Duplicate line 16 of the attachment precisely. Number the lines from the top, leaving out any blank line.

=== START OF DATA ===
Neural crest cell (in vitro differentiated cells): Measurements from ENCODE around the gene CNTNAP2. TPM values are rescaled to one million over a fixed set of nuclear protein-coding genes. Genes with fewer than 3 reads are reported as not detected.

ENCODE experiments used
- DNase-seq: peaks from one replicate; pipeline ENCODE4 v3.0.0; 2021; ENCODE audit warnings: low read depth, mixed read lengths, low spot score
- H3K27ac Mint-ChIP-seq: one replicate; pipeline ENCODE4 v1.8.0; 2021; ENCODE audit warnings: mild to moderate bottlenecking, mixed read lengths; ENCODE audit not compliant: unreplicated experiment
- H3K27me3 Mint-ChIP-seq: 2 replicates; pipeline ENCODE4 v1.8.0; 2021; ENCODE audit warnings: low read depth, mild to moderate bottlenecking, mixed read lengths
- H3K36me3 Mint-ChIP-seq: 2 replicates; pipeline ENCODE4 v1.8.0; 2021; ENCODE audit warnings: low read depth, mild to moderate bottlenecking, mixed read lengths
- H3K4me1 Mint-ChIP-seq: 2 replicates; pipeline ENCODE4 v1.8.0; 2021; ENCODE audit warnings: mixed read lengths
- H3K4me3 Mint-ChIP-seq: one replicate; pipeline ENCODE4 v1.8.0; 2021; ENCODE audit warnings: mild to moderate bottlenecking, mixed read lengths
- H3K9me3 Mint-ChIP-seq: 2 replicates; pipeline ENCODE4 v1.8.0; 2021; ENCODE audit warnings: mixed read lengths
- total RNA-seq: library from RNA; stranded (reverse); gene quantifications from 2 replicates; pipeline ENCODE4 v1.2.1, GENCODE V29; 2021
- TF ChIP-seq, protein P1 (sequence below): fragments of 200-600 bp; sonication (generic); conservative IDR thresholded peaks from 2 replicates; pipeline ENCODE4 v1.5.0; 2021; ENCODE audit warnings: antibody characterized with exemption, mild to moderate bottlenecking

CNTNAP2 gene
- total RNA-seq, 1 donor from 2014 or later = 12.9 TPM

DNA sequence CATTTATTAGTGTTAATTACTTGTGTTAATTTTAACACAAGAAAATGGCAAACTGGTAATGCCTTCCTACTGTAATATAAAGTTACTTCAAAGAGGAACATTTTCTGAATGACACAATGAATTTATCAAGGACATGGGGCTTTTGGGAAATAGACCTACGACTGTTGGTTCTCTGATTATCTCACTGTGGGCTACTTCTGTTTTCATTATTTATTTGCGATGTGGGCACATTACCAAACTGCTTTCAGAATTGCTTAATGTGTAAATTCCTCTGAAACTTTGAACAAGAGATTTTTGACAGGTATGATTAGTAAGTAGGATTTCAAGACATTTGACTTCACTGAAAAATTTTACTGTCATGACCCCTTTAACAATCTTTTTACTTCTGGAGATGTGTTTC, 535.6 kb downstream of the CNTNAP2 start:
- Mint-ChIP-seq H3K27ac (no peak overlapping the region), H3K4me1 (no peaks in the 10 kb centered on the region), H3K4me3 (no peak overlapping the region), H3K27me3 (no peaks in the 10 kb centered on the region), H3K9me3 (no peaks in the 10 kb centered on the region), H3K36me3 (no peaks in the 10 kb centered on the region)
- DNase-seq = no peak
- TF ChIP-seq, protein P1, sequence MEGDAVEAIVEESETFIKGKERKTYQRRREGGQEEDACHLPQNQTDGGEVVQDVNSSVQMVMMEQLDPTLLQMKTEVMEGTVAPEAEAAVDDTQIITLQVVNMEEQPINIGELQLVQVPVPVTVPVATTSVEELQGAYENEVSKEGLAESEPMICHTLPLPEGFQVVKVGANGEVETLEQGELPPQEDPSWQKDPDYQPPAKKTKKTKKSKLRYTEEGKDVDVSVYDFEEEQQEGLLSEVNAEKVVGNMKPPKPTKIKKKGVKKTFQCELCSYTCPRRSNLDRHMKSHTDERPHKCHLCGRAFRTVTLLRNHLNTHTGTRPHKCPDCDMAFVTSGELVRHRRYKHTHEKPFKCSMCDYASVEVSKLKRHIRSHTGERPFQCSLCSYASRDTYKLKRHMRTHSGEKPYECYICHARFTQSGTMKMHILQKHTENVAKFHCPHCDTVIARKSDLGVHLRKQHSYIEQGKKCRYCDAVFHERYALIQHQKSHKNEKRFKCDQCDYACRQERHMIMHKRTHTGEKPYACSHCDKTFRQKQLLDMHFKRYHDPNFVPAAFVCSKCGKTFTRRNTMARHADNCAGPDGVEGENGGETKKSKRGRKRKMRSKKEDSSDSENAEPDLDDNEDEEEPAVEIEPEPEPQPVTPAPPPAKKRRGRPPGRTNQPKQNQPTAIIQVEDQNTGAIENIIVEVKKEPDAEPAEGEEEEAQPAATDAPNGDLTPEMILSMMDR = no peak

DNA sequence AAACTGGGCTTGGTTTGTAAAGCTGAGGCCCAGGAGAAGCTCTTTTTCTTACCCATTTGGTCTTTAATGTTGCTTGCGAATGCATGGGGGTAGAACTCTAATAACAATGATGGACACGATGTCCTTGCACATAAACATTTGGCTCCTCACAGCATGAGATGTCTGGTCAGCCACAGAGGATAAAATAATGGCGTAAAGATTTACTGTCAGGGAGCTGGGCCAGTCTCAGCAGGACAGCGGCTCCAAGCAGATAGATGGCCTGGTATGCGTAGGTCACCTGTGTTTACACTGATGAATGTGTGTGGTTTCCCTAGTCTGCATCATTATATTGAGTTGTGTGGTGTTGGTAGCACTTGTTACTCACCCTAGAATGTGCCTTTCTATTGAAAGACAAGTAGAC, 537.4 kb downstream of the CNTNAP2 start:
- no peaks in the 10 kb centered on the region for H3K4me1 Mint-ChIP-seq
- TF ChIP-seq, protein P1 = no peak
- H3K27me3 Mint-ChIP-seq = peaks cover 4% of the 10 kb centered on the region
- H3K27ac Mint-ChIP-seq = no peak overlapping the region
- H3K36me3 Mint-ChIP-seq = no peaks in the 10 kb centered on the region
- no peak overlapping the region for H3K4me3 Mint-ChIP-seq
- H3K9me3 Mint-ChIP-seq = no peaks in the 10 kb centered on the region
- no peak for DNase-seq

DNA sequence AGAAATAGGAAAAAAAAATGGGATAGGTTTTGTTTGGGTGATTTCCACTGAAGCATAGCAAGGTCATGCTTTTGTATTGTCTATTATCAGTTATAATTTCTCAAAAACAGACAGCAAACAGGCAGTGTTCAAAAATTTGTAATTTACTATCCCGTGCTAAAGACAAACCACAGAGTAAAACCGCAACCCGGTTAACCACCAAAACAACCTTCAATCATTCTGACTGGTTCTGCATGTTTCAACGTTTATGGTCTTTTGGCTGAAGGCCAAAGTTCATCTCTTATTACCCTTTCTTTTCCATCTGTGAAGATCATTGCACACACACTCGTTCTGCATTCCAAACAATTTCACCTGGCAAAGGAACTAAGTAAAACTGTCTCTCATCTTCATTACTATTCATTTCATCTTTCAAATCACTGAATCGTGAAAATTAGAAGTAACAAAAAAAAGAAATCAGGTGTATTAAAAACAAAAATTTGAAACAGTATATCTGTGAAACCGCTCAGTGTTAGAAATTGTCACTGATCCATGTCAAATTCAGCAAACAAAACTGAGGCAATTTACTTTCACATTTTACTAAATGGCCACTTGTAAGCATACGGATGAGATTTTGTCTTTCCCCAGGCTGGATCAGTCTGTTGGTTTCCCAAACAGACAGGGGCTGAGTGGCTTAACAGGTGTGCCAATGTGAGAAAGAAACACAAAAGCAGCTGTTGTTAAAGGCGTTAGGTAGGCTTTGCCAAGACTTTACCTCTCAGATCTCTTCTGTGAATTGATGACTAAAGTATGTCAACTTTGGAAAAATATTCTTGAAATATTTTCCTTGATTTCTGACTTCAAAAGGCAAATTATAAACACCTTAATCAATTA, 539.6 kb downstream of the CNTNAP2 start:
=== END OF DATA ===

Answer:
- DNase-seq = no peak